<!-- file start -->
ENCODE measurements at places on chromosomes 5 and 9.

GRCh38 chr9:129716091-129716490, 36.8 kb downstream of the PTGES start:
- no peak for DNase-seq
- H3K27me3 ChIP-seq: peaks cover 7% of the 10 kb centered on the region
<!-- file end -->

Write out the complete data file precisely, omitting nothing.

ENCODE measurements at places on chromosomes 5 and 9.

GRCh38 chr9:129716091-129716490, 36.8 kb downstream of the PTGES start:
- no peak for DNase-seq
- H3K27me3 ChIP-seq: peaks cover 7% of the 10 kb centered on the region